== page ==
DOJ Rings Up Another Leaker, Nailing Financial Investigation Official For Handing Docs To Buzzfeed
from the stop-handing-journalists-info-the-public-might-want-to-see! dept
Another government employee has been charged with leaking sensitive info. This time it’s a Financial Crimes Enforcement Network (FinCEN) official — one who apparently handed dozens of suspicious activity reports (SARs) to Buzzfeed.
Manhattan U.S. Attorney Geoffrey Berman, who was picked by Trump to replace Preet Bharara’s deputy Joon Kim, denounced BuzzFeed’s accused source.
“Natalie Mayflower Sours Edwards, a senior-level FinCEN employee, betrayed her position of trust by repeatedly disclosing highly sensitive information contained in Suspicious Activity Reports (SARs) to an individual not authorized to receive them,” Berman said in a statement Wednesday announcing the charges.
The leaked SARs dealt with alleged money laundering by Russian diplomats, as well as transactions possibly related to the purchase of hacked Hillary Clinton emails by a GOP figure. These were supposedly the basis for nine Buzzfeed articles over the last year, with the most recent article cited in the complaint appearing only a few days ago (October 15).
The complaint [PDF] itself is an interesting read. It makes it clear investigators don’t necessarily need to see the content of a person’s messages to draw inferences about their behavior.
18. Based upon my training, experience, my conversations with other law enforcement agents with training and experience in cyber technology, and my conversations with law enforcement agents who have reviewed records received in response to a judicially-authorized pen register and trap and trace order for the EDWARDS Cellphone (the “EDWARDS Pen”), I have learned, among other things, that:
a.The EDWARDS Cellphone utilized a mobile messaging service that utilizes end-to-end encryption (the “Encrypted Application”), that is, a method of secure communication that prevents third-parties from accessing data, including the companies that host the end-to-end services, and law enforcement.
b. On or about August 1, 2018, within approximately six hours of the EDWARDS Pen becoming operative–and the day after the July 2018 Article was published–the EDWARDS Cellphone exchanged approximately 70 messages via the Encrypted Application with the Reporter-1 Cellphone during an approximately 20-minute time span between 12:33 a.m. and 12:54 a.m.
c.Between on or about July 31, 2018 and August 2, 2018, the EDWARDS Cellphone and the personal cellphone of CC-1 exchanged dozens of messages via the Encrypted Application.
d. On or about August 2, 2018, approximately one week prior to the publication of the First August 2018 Article, the EDWARDS Cellphone exchanged approximately 541 messages with the Reporter-1 Cellphone via the Encrypted Application.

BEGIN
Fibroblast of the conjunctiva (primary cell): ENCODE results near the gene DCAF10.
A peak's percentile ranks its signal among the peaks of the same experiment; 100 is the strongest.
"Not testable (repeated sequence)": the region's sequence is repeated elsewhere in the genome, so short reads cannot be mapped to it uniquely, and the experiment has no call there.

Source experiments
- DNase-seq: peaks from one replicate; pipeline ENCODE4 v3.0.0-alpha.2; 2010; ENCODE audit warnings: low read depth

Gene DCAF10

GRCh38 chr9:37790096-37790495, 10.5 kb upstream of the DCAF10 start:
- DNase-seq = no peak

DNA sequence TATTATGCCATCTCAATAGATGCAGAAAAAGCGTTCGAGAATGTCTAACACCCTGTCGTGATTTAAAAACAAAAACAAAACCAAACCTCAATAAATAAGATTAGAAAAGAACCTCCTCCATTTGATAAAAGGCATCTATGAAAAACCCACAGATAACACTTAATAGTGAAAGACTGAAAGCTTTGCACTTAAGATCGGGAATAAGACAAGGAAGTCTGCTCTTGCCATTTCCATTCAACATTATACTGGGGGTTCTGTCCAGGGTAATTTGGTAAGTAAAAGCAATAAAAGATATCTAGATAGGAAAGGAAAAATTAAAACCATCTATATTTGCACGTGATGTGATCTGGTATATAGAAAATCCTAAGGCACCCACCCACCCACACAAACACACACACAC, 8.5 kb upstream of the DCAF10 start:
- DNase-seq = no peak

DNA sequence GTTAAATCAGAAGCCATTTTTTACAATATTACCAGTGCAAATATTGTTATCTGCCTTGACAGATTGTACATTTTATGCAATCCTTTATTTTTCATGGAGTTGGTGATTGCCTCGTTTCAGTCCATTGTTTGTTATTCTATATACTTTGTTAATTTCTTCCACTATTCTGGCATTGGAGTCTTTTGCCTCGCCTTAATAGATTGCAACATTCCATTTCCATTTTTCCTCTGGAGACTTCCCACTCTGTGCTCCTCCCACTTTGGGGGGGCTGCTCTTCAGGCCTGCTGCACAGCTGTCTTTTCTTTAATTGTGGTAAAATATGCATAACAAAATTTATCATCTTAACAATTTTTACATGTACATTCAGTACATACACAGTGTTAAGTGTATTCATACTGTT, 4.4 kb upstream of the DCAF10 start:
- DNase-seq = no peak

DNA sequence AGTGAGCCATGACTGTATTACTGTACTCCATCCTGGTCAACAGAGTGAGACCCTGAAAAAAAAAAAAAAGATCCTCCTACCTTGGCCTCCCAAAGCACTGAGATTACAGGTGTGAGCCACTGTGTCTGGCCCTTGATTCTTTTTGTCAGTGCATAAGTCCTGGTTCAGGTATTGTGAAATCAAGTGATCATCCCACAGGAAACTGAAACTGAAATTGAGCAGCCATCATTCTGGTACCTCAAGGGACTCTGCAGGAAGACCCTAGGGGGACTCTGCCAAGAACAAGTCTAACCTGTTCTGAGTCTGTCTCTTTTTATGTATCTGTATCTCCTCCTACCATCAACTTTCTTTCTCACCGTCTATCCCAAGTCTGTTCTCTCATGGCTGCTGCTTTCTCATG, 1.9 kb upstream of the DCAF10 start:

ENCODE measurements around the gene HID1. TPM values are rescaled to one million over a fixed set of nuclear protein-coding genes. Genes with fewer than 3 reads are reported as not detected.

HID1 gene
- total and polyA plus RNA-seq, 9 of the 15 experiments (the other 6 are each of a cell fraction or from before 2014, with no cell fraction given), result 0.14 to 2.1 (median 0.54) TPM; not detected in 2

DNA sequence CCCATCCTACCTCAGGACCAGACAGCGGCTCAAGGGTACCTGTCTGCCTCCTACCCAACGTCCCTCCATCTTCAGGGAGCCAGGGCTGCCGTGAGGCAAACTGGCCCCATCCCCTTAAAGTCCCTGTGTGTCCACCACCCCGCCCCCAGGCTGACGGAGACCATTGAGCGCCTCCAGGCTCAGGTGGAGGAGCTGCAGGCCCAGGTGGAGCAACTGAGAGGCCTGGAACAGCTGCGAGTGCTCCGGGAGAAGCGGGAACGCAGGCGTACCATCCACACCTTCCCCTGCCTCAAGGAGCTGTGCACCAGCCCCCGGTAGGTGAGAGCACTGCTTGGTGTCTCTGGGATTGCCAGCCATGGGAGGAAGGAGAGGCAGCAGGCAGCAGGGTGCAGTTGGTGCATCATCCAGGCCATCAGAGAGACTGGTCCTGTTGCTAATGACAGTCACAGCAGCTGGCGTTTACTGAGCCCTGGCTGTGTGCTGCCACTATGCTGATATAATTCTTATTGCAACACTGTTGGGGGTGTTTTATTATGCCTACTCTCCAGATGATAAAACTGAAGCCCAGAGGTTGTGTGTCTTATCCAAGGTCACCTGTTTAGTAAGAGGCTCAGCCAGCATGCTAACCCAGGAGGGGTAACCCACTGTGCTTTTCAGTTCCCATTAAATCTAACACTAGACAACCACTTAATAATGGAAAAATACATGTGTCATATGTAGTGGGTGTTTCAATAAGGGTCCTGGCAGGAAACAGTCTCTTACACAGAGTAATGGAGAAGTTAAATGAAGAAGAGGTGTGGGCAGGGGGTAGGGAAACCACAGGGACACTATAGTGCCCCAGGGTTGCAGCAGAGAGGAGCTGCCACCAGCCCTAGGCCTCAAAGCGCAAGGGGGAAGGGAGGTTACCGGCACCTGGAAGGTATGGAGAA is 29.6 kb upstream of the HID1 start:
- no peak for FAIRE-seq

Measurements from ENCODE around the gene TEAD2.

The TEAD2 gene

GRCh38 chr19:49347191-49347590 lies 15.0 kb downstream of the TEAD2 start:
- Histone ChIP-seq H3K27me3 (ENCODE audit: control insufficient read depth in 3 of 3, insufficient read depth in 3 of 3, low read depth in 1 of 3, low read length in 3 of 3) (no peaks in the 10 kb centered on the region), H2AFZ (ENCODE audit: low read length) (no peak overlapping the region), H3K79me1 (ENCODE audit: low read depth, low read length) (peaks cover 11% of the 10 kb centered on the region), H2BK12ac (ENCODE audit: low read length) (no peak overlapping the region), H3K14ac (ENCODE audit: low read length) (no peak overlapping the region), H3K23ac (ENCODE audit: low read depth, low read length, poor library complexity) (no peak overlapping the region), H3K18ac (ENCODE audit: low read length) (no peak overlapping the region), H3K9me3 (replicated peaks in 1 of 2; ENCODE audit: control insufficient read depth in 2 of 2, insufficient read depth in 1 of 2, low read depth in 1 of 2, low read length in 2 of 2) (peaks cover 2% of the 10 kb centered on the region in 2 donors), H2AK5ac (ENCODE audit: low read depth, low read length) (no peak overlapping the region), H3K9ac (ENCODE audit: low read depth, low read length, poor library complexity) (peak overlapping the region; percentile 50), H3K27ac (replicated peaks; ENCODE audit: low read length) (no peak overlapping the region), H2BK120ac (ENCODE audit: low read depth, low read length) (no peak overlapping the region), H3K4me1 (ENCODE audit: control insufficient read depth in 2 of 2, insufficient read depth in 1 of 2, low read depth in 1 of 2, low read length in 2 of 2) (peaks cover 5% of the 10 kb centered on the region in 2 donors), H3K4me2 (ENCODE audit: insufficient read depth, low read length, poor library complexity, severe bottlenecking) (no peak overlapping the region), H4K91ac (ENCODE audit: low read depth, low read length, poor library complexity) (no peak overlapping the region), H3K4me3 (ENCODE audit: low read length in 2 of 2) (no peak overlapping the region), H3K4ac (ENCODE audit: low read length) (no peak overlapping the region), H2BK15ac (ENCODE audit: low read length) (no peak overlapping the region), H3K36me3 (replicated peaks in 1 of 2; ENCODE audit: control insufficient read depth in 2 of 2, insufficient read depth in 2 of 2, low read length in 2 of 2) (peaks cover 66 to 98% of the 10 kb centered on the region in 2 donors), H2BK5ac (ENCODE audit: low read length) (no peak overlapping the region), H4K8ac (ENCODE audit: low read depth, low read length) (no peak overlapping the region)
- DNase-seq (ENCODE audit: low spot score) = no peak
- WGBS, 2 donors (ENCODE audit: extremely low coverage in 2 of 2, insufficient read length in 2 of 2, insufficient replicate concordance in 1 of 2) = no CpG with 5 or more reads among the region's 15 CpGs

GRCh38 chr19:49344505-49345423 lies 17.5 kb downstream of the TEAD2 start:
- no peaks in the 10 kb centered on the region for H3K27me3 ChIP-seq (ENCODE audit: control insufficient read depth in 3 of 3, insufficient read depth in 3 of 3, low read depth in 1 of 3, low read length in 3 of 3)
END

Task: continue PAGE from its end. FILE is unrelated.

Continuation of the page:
e. On or about August 10, 2018, the day of the publication of the First August 2018 Article, the EDWARDS Cellphone and the Reporter-1 Cellphone exchanged approximately 11 messages via the Encrypted Application.
It doesn’t appear investigators were able to access the content of the messages until they examined Edwards’ phone.
Throughout the course of 2018, EDWARDS engaged in hundreds of electronic communications with Reporter-1, many via an encrypted application. A review to date, pursuant to a judicially-authorized search warrant executed today, of EDWARDS’s personal cellphone has revealed that that cellphone contains the substance of many of these communications, including, as described in greater detail below, communications in which EDWARDS transmitted or described SARs or other protected information to Reporter-1.
So much for going dark. Presumably the information obtained with the pen register order was enough to secure a warrant to search a cellphone and flash drive owned by Edwards. “Reporter-1” is likely Jason Leopold, who wrote or co-wrote every article named in the DOJ complaint. This also means the DOJ likely has a whole bunch of conversations between a journalist and his source, although obtaining them from the source makes it far less of a First Amendment issue.
The other interesting part of the complaint is this: Edwards viewed her leaks as whistleblowing and had pursued a whistleblower complaint in the past.
During the interview described herein, EDWARDS told the Interviewing Agents, in sum and substance, that she is a “whistleblower” who provided the SARs to Reporter-1 for “record keeping.” Based on my participation in this investigation and my conversations with other law enforcement agents, I am aware that, prior to the SARs Disclosures, EDWARDS had previously filed a whistleblower complaint unrelated to the SARs Disclosures, and that EDWARDS had also reached out to congressional staffers regarding, among other things, her unrelated whistleblower complaint.
These leaked SARS may have been one of the “other things” she spoke to staffers about. It appears she felt these SARs would just be buried by the administration. Or she felt these were of enough public interest they should be publicly-disclosed. Or it just may be the excuse she gave investigators during the interview.
Whatever the case, one thing remains clear: the Trump Administration is definitely interested in punishing whistleblowers, self-described or otherwise. As Trevor Timm of the Freedom of the Press Foundation points out, this is the fifth time journalists’ sources have been charged with felonies since Trump took office. If he keeps it up, Obama’s record-setting persecution of whistleblowers will be viewed with fond remembrance usually reserved for misremembering America’s halcyon days of segregation and post-war baby making.